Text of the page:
Virginia Berry, 1978. Winnipeg Art Gallery.
This year, Manitoba officially celebrates its centenary as a Canadian province. To mark the anniversary, the WAG organizes the first major historical survey of Manitoba art with 150 Years of Art in Manitoba. Reflecting the combined scholarship of Director Ferdinand Eckhardt (1905-1995), former President of the Women’s Committee Dr. Virginia Berry (1915–2003), and a dedicated group of research assistants, the exhibition catalogue represents the first history of art in the province. Running throughout spring and summer, A Struggle Towards a Visual Civilization is divided into two sections: the period from 1820 to 1912 (displayed at the Provincial Legislature Building), including works by Peter Rindisbacher (1806–1834), Frederick A. Verner (1836–1928), and Paul Kane (1810–1871); and from 1913 to 1970 (shown at the Gallery), featuring work by Charles Comfort (1900 –1994), David Milne (1882–1953), Lionel LeMoine FitzGerald (1890–1956), George Swinton (1917-2002), Kenneth Lochhead (1926–2006), Don Reichert and Ivan Eyre. The exhibition, running throughout the summer, is shown at the Provincial Legislature Building and the Gallery. [image/article: May 1970]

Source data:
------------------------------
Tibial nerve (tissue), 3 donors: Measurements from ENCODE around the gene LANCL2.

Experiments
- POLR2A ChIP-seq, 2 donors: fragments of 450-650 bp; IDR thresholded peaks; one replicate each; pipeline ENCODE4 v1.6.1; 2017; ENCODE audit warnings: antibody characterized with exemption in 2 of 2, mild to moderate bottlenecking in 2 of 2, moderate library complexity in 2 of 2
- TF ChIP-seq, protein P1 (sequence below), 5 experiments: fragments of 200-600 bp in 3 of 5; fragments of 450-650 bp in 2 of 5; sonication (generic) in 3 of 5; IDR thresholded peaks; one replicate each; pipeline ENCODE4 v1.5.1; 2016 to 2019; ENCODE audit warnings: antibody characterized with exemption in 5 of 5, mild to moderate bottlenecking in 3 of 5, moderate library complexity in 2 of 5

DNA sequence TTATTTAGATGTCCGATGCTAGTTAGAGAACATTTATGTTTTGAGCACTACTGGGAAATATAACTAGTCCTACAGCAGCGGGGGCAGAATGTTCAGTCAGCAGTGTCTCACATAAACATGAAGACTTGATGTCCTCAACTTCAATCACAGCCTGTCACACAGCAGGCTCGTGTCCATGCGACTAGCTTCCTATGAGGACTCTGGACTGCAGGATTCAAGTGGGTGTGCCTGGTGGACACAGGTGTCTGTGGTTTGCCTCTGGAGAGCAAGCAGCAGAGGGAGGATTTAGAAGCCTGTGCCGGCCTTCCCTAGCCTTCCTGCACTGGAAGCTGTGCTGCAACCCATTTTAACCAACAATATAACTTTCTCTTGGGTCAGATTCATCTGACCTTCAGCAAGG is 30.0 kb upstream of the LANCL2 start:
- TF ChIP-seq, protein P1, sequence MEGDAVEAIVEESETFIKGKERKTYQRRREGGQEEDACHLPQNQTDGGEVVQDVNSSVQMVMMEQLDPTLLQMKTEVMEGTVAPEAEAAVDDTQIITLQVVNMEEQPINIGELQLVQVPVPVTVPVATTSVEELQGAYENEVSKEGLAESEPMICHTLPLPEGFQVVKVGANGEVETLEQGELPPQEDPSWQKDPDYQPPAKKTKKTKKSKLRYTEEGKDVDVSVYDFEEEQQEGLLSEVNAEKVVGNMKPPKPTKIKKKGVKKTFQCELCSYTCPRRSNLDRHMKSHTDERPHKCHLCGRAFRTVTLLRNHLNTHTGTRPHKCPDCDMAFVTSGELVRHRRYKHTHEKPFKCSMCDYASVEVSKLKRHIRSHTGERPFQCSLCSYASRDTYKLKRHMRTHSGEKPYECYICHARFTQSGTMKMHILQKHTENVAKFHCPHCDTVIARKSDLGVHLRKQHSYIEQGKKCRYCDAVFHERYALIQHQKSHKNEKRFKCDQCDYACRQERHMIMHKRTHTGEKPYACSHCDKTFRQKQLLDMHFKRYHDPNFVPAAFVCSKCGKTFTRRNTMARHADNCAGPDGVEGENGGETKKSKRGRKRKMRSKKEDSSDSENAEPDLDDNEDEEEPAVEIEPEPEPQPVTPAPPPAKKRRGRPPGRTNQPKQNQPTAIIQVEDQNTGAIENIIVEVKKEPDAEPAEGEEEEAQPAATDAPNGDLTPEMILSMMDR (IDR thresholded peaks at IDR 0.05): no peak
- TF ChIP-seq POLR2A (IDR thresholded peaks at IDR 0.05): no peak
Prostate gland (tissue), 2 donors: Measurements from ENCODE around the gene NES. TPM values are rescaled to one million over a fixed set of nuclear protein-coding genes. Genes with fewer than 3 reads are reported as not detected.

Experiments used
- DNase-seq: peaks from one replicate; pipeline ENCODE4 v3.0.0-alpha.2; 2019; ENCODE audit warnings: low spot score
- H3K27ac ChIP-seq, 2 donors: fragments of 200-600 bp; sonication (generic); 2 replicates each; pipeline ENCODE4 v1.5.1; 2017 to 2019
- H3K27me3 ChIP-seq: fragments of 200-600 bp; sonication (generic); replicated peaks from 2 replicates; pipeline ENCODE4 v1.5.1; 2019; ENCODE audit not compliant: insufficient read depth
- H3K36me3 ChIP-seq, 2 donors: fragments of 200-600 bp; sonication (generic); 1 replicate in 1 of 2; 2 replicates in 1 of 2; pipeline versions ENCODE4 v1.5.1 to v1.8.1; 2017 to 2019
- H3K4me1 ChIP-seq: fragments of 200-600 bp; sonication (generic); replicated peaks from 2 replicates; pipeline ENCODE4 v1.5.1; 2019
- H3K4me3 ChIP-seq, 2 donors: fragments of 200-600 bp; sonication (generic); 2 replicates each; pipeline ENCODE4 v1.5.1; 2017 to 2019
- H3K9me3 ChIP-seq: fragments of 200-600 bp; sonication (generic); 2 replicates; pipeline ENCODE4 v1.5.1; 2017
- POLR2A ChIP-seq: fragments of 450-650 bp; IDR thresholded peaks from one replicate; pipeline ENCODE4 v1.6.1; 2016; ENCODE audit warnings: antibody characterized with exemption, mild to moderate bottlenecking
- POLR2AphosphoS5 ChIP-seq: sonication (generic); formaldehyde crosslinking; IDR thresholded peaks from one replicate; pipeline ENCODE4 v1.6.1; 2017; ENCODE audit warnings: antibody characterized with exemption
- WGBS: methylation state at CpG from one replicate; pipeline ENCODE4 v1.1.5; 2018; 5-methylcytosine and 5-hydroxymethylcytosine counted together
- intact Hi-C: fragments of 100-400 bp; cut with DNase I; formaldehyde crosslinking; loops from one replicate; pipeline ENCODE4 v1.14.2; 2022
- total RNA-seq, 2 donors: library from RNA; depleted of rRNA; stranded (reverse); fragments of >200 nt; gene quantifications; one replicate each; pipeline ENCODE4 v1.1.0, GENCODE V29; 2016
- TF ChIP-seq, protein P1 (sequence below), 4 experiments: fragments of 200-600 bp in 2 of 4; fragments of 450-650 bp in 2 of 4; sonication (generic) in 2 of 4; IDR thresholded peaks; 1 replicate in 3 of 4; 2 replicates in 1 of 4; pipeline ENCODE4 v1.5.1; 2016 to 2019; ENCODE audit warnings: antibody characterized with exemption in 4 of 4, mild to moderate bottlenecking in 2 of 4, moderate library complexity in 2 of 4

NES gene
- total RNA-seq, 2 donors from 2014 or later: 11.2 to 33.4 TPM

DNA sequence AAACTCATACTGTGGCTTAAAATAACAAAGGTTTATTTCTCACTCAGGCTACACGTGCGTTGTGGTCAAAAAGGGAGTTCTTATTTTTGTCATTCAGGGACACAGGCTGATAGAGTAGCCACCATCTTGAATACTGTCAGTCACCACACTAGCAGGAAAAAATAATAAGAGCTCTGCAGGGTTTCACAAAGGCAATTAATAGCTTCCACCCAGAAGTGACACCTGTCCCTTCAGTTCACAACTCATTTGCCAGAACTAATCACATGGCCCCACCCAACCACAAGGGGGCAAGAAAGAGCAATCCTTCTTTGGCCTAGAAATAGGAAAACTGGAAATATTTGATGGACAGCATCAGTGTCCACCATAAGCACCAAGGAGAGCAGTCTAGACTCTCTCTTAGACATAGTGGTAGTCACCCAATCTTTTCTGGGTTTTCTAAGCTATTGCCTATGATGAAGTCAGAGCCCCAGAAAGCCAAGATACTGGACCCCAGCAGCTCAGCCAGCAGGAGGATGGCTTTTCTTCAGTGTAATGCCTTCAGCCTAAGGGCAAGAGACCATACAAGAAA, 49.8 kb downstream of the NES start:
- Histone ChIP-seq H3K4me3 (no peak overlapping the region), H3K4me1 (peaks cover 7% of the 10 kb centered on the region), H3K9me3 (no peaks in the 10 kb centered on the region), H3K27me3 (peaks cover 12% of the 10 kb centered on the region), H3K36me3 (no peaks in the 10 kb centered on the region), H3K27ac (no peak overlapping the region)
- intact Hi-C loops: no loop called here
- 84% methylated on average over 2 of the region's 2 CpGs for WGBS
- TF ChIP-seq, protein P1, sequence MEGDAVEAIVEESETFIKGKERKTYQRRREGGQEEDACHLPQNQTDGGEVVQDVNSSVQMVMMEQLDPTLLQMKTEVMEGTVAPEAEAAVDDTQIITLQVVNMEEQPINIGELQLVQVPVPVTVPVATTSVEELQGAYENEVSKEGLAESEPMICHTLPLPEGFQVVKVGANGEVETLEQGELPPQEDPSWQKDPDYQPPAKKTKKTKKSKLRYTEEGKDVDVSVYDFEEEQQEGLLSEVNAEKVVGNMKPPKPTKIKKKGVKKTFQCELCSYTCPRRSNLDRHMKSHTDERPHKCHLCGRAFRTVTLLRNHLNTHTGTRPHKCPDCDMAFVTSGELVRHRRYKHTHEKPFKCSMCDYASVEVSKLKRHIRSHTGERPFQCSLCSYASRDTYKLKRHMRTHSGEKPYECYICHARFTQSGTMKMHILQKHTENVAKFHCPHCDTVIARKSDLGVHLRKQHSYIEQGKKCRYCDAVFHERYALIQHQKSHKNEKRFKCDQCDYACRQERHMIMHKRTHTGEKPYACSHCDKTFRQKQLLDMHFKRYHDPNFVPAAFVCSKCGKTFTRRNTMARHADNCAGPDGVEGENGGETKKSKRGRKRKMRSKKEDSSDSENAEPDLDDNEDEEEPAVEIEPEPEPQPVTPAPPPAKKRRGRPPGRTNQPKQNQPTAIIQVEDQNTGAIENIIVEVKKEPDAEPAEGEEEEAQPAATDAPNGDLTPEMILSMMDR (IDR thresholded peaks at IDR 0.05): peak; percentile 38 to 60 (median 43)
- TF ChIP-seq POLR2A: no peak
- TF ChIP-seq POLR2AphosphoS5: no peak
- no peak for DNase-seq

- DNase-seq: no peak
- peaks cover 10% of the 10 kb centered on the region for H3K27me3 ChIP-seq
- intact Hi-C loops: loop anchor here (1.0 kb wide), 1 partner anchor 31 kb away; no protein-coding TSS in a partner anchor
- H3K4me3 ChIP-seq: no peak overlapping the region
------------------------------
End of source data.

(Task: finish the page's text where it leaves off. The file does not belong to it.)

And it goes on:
The exhibition is massive, containing 379 works of art by 200 artists ranging from the 1820s to 1970. Research took over two years, and involved “haunting attics, searching through archives and examining paintings by men and women who, at some point lived or worked in Manitoba.” The exhibition is seen by 20,000 people during its four-month installation.